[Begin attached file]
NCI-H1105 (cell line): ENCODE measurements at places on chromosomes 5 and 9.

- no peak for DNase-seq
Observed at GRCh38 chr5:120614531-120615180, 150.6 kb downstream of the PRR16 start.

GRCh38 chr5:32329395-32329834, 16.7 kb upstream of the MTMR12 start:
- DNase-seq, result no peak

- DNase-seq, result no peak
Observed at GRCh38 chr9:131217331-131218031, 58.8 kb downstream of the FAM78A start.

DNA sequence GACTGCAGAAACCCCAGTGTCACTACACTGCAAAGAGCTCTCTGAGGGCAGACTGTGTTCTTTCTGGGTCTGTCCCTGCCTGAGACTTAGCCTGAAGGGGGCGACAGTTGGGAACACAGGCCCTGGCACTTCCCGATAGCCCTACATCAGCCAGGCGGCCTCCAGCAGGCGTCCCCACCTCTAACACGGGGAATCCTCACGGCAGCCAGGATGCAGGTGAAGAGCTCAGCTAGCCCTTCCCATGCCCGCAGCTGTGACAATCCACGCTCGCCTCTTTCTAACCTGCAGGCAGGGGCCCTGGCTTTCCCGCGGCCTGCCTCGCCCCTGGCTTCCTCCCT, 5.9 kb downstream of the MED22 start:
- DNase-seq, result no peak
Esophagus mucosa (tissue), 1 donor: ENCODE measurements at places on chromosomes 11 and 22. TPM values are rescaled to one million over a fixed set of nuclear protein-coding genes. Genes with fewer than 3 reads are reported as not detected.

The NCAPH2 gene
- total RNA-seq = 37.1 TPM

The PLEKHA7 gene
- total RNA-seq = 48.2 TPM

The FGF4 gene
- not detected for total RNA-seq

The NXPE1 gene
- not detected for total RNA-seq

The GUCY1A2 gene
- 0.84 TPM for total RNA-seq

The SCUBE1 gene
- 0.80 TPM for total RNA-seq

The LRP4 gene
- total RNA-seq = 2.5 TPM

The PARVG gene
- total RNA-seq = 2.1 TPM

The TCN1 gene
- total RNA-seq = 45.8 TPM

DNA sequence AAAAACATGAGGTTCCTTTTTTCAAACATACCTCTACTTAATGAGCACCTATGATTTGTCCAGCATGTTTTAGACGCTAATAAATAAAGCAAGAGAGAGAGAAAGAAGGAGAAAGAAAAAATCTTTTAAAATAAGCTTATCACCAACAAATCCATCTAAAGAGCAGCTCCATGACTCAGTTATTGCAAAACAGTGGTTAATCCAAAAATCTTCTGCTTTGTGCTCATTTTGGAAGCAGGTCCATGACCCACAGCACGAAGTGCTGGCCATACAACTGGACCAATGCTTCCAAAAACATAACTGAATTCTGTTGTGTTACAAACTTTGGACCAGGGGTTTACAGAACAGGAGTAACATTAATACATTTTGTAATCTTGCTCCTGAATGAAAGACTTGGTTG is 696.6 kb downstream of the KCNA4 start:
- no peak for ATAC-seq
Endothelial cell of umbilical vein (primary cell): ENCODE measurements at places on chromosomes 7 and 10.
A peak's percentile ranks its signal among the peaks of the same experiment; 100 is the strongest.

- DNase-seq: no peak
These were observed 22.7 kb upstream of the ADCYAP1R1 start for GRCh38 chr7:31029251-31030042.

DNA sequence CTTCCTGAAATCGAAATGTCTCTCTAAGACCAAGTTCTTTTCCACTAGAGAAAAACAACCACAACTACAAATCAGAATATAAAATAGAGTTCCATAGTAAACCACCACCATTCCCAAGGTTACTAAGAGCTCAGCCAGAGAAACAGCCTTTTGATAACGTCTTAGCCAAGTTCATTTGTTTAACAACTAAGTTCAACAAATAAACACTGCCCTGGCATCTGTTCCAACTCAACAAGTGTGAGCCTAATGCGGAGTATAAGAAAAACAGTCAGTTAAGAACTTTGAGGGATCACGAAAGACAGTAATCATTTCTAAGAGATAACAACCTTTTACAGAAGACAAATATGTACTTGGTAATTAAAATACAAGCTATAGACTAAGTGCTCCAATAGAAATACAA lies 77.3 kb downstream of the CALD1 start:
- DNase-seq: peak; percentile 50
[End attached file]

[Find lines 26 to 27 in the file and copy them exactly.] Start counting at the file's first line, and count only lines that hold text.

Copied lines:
- total RNA-seq = 2.1 TPM

The TCN1 gene